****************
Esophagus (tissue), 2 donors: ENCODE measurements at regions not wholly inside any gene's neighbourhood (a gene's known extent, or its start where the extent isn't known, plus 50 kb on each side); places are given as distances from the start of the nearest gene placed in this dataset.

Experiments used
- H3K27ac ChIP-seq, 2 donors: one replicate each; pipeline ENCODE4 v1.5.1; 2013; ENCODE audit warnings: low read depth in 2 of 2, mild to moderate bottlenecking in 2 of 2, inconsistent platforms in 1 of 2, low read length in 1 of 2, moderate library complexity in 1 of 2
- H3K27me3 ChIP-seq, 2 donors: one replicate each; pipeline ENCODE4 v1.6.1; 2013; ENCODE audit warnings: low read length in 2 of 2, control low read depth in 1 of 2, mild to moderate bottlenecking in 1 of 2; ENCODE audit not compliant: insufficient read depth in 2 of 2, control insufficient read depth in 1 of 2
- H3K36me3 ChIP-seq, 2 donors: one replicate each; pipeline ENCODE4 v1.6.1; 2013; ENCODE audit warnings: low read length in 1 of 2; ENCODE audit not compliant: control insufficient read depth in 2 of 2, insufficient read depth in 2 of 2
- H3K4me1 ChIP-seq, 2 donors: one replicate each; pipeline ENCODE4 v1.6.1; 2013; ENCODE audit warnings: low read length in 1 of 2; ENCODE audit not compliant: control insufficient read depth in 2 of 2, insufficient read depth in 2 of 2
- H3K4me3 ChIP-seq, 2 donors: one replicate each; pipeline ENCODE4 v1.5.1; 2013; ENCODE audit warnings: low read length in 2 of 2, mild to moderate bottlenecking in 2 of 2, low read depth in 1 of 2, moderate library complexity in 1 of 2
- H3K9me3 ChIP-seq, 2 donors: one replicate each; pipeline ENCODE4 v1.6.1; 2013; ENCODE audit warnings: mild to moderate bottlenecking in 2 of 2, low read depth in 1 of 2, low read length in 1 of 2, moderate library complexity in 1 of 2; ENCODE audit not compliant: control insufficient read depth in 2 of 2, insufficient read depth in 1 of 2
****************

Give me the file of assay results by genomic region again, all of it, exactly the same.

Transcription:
Esophagus (tissue), 2 donors: ENCODE measurements at regions not wholly inside any gene's neighbourhood (a gene's known extent, or its start where the extent isn't known, plus 50 kb on each side); places are given as distances from the start of the nearest gene placed in this dataset.

Experiments used
- H3K27ac ChIP-seq, 2 donors: one replicate each; pipeline ENCODE4 v1.5.1; 2013; ENCODE audit warnings: low read depth in 2 of 2, mild to moderate bottlenecking in 2 of 2, inconsistent platforms in 1 of 2, low read length in 1 of 2, moderate library complexity in 1 of 2
- H3K27me3 ChIP-seq, 2 donors: one replicate each; pipeline ENCODE4 v1.6.1; 2013; ENCODE audit warnings: low read length in 2 of 2, control low read depth in 1 of 2, mild to moderate bottlenecking in 1 of 2; ENCODE audit not compliant: insufficient read depth in 2 of 2, control insufficient read depth in 1 of 2
- H3K36me3 ChIP-seq, 2 donors: one replicate each; pipeline ENCODE4 v1.6.1; 2013; ENCODE audit warnings: low read length in 1 of 2; ENCODE audit not compliant: control insufficient read depth in 2 of 2, insufficient read depth in 2 of 2
- H3K4me1 ChIP-seq, 2 donors: one replicate each; pipeline ENCODE4 v1.6.1; 2013; ENCODE audit warnings: low read length in 1 of 2; ENCODE audit not compliant: control insufficient read depth in 2 of 2, insufficient read depth in 2 of 2
- H3K4me3 ChIP-seq, 2 donors: one replicate each; pipeline ENCODE4 v1.5.1; 2013; ENCODE audit warnings: low read length in 2 of 2, mild to moderate bottlenecking in 2 of 2, low read depth in 1 of 2, moderate library complexity in 1 of 2
- H3K9me3 ChIP-seq, 2 donors: one replicate each; pipeline ENCODE4 v1.6.1; 2013; ENCODE audit warnings: mild to moderate bottlenecking in 2 of 2, low read depth in 1 of 2, low read length in 1 of 2, moderate library complexity in 1 of 2; ENCODE audit not compliant: control insufficient read depth in 2 of 2, insufficient read depth in 1 of 2